by Jon Sanders
Director of the Center for Food, Power, and Life, Research Editor, John Locke Foundation
Occupational licensure has been attacked by pro-market groups like the Institute for Justice and Cato, but also by left-leaning groups such as the Brookings Institution. Even the reliably statist Obama administration criticized occupational licensing laws for their negative impacts, specifically limiting worker mobility and lowering wages. In 2016, it released a white paper advocating reform of occupational licensing. The Trump administration is continuing this battle.
I’ve noticed the same welcome accord:
Fighting the many harms of occupational licensing to employment and consumers is an issue that unites thinkers across the political spectrum. For example, two of the most important recent studies on the issue came from the Institute for Justice and the Obama administration. Last year, the John Locke Foundation and the N.C. Justice Center both made similar cases for reforming occupational licensingbefore the Joint Legislative Administrative Procedure Oversight Committee.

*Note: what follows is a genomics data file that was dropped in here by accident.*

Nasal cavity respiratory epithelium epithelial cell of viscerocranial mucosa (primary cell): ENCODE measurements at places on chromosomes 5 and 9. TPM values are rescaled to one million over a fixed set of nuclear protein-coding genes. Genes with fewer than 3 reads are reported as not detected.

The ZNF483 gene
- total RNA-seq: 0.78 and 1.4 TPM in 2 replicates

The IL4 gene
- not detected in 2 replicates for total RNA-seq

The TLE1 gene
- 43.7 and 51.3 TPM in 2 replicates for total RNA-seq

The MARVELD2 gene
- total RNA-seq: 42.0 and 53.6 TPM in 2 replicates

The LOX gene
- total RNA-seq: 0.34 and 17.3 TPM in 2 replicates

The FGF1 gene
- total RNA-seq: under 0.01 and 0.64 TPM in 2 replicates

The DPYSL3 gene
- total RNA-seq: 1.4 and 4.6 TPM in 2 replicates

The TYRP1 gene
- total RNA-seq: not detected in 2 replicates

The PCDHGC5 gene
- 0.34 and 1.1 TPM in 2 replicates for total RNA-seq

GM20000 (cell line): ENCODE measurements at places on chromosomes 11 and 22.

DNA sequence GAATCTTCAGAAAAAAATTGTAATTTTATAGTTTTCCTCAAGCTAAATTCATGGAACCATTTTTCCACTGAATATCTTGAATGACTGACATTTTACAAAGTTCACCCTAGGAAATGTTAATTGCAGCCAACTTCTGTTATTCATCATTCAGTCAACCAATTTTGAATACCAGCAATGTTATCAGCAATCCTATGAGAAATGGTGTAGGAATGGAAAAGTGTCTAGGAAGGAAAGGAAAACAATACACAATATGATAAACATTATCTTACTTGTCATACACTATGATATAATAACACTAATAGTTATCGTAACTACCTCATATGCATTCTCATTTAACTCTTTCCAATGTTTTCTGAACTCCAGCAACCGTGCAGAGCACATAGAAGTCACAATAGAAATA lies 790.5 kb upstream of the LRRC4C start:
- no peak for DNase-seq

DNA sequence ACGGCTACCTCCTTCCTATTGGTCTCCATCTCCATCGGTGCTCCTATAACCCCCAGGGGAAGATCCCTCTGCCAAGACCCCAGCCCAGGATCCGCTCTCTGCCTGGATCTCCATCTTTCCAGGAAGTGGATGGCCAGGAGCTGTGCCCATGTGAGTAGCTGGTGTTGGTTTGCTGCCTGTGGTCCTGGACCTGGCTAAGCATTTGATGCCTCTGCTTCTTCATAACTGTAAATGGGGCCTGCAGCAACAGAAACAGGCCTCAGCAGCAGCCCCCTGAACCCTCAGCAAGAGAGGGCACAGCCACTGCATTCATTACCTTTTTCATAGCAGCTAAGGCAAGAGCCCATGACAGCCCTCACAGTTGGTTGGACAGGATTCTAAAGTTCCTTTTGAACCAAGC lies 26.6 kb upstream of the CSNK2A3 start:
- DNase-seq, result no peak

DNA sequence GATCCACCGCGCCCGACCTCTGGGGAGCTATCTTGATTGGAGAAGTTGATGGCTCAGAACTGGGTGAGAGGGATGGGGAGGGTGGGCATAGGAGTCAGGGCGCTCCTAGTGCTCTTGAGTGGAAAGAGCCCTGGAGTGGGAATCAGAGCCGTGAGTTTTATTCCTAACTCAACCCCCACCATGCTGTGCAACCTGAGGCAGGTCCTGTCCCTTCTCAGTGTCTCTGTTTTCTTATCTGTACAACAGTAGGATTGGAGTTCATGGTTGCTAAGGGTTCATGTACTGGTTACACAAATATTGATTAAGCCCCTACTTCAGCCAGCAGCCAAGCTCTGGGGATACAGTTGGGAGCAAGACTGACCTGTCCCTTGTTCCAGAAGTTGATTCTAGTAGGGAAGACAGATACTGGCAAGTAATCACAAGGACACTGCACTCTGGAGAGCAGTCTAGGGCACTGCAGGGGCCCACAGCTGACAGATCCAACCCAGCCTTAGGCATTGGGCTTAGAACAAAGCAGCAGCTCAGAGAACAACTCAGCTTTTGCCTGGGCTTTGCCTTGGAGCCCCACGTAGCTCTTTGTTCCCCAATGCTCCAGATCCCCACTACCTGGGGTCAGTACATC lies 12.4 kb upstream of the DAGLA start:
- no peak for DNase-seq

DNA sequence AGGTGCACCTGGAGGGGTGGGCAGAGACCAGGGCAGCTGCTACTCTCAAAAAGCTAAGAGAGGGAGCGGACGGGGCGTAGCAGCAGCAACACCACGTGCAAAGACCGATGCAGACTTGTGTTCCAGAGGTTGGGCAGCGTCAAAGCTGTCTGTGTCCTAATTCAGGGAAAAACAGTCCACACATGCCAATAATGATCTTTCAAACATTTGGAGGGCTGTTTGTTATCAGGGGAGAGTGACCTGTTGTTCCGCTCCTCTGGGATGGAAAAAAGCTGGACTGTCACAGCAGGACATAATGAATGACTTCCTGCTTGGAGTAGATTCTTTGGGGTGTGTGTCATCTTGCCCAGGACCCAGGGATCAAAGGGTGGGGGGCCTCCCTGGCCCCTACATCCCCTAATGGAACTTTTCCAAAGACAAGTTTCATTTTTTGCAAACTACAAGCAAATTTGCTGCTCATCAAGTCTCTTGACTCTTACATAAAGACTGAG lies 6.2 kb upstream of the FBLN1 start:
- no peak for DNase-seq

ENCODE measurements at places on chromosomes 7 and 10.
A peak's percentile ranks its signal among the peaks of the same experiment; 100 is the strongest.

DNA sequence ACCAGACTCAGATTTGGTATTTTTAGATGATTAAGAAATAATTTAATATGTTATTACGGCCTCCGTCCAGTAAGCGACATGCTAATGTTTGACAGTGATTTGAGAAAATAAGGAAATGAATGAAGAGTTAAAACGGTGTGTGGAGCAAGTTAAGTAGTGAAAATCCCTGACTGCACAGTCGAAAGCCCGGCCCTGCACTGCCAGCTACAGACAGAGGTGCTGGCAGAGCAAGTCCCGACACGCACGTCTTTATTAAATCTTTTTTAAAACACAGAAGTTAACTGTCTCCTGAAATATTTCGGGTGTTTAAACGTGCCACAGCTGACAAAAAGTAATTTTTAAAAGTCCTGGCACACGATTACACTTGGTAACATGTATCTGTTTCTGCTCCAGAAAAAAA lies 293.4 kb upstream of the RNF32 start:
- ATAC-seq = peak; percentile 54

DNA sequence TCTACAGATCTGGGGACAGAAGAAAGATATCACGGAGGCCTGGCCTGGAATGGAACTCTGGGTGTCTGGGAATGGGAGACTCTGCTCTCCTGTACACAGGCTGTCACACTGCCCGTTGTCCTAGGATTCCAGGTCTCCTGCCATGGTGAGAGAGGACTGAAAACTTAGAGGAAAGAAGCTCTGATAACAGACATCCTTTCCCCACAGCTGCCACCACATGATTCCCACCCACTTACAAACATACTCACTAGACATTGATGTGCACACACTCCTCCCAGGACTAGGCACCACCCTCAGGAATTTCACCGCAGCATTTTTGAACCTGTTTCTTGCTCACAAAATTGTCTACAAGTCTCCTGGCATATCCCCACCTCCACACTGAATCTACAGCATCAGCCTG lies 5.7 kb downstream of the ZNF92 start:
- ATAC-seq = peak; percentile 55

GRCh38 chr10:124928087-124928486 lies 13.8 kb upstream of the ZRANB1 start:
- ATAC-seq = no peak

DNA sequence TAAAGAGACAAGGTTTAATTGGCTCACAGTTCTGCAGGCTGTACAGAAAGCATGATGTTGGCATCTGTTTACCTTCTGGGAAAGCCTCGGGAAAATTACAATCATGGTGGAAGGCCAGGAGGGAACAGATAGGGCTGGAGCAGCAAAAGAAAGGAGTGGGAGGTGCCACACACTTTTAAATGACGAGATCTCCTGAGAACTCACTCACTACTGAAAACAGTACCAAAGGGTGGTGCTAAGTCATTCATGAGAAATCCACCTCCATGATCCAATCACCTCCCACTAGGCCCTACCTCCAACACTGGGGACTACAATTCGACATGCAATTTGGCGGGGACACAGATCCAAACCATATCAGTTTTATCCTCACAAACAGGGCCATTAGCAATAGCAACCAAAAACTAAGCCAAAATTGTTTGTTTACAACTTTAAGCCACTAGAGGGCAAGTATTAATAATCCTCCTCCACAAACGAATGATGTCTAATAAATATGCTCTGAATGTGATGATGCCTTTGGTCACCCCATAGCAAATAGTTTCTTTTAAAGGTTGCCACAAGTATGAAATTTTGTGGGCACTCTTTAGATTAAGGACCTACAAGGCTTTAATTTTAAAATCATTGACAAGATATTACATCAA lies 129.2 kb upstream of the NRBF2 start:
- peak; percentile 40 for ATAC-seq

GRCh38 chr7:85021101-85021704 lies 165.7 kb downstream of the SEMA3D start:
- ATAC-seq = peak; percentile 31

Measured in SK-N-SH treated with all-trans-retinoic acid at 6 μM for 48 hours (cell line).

So what’s holding back reform?
Only the power of special-interest lobbies and the unique stickiness of a public-choice problem such as licensing keep it from reform.
Those are steadily being overcome. As I’ve shown, the ice jam of occupational licensing is breaking. In the 40 years ending in 2015, there were only eight instances of de-licensing in the states. Since then, by my count, there have been eight more.
Here’s hoping that in 2018 North Carolina makes it nine.